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Zad
09-19-2013, 12:10 PM
A toilet plunger perfectly represents how I feel about winterizing...seems like the season just got going. I have read a bunch on this topic and the fake "fake-a-lake" option that I like best is to fit a garden hose to a toilet plunger, suction the toilet plunger over the hull opening of the raw water intake (maybe prop it up with a 2x4 or just have my wife watch to make sure it doesn't fall off), attach a garden hose to the toilet plunger, fill a large outdoor garbage can with water and place it under one of the exhaust ports at the back of the boat (to catch 1/2 the exhaust water) and place the other end of the 8' garden hose in the water-filled garbage can, start the engine with water running into the garbage can. Will this work? I am concerned the suction of the raw water pump will collapse the garden hose or just not supply enough water. Should I just use a larger hose? If so, what size?

epnault
09-19-2013, 12:25 PM
This is the way I do it. Here is my homemade instructions.




Step 1 - Find a 5 gallon bucket

Step 2 - Buy a 2ft section of PVC pipe
http://www.homedepot.com/h_d1/N-5yc1...atalogId=10053

Step 3 - get 2 of these couplers 2" to 1 1/4"
http://www.homedepot.com/h_d1/N-5yc1...atalogId=10053

Step 4 - Find a plastic fitting you can mount to the bottom side of your bucket that has an end that is 1 1/4 ID that you can mount to the coupler above and epoxy (or use marine GOO) to the bucket (you will need to drill a hole of course).

Step 5 - Stick a garden hose into your bucket and mount the system up to the boat-I have a DD so it was a straight shot. You may have to get creative with V-drive.

mgs96ps
09-19-2013, 12:29 PM
I would attach tsunami pump to garbage can to feed plunger.

thatsmrmastercraft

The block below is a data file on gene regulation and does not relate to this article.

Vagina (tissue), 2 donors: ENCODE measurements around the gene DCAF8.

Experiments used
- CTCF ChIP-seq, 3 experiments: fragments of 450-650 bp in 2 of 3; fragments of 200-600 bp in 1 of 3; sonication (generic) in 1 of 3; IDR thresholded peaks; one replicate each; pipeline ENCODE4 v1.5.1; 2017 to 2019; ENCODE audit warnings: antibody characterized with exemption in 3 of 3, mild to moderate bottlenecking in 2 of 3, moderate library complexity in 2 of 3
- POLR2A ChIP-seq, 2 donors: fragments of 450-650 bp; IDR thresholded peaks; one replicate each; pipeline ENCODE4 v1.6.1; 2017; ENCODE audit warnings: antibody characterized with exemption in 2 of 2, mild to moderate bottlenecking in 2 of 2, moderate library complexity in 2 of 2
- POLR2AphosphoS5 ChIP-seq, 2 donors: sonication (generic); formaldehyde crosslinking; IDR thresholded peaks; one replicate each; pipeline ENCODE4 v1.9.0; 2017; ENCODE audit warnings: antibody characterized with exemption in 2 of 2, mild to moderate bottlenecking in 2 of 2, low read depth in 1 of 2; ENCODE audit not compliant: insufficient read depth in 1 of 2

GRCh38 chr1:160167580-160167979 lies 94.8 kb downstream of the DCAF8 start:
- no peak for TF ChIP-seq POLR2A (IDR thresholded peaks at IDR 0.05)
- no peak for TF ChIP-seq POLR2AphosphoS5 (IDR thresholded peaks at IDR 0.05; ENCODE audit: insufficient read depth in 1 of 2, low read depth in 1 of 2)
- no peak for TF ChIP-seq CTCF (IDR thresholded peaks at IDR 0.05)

09-19-2013, 12:32 PM
My bucket method uses flexible hose to connect to the transmission cooler inlet. Transmission pump is turning and I like to have the cooling function. This also performance tests the entire water intake system.

I have a valve where the hose attaches to the tub for filling and holding while not running.

Tub then gets filled with RV antifreeze to winterize. I time ending amount of antifreeze with killing the engine with fogging oil.

VP46
09-19-2013, 12:40 PM
I have nothing to add except - glad I live where there is no concern about a deep freeze. That is all.

thatsmrmastercraft
09-19-2013, 12:41 PM
Typically when people are using a plunger, they are hooking it directly to a garden hose.

mikeg205
09-19-2013, 01:18 PM
I hook mine up before transmission. added flexible hose to it... so i can leave the raw water hose attached to bottom of boat.

Rockman
09-19-2013, 01:39 PM
Key is not to use a 100 foot hose from your faucet!

I just pull the port size intake hose off and connect this and a garden hose to the end. Use a 5/8 in garden hose. Have not had a problem with the hose being sucked together.

This is what they use at the dealer.

ricford
09-19-2013, 04:36 PM
Key is not to use a 100 foot hose from your faucet!

I just pull the port size intake hose off and connect this and a garden hose to the end. Use a 5/8 in garden hose. Have not had a problem with the hose being sucked together.